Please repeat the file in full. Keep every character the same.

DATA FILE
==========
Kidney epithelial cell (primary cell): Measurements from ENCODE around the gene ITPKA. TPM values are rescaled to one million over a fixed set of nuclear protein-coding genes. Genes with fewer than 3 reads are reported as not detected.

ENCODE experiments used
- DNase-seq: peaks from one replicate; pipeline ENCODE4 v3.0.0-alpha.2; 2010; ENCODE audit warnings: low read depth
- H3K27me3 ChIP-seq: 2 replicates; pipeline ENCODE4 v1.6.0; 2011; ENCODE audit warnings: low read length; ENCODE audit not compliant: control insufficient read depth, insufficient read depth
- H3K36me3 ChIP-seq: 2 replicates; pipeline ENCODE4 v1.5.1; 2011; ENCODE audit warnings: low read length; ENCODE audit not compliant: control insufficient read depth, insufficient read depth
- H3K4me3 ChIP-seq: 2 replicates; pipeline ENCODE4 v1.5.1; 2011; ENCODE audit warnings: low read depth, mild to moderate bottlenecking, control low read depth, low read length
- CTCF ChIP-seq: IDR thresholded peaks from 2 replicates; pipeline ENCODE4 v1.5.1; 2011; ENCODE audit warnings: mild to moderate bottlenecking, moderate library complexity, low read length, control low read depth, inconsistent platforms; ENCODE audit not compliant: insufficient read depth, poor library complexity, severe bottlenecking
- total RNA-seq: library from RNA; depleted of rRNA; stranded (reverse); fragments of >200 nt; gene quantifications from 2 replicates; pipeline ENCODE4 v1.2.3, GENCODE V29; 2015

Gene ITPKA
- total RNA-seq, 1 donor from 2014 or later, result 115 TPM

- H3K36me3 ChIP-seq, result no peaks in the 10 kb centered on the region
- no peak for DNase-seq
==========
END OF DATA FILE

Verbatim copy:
Kidney epithelial cell (primary cell): Measurements from ENCODE around the gene ITPKA. TPM values are rescaled to one million over a fixed set of nuclear protein-coding genes. Genes with fewer than 3 reads are reported as not detected.

ENCODE experiments used
- DNase-seq: peaks from one replicate; pipeline ENCODE4 v3.0.0-alpha.2; 2010; ENCODE audit warnings: low read depth
- H3K27me3 ChIP-seq: 2 replicates; pipeline ENCODE4 v1.6.0; 2011; ENCODE audit warnings: low read length; ENCODE audit not compliant: control insufficient read depth, insufficient read depth
- H3K36me3 ChIP-seq: 2 replicates; pipeline ENCODE4 v1.5.1; 2011; ENCODE audit warnings: low read length; ENCODE audit not compliant: control insufficient read depth, insufficient read depth
- H3K4me3 ChIP-seq: 2 replicates; pipeline ENCODE4 v1.5.1; 2011; ENCODE audit warnings: low read depth, mild to moderate bottlenecking, control low read depth, low read length
- CTCF ChIP-seq: IDR thresholded peaks from 2 replicates; pipeline ENCODE4 v1.5.1; 2011; ENCODE audit warnings: mild to moderate bottlenecking, moderate library complexity, low read length, control low read depth, inconsistent platforms; ENCODE audit not compliant: insufficient read depth, poor library complexity, severe bottlenecking
- total RNA-seq: library from RNA; depleted of rRNA; stranded (reverse); fragments of >200 nt; gene quantifications from 2 replicates; pipeline ENCODE4 v1.2.3, GENCODE V29; 2015

Gene ITPKA
- total RNA-seq, 1 donor from 2014 or later, result 115 TPM

- H3K36me3 ChIP-seq, result no peaks in the 10 kb centered on the region
- no peak for DNase-seq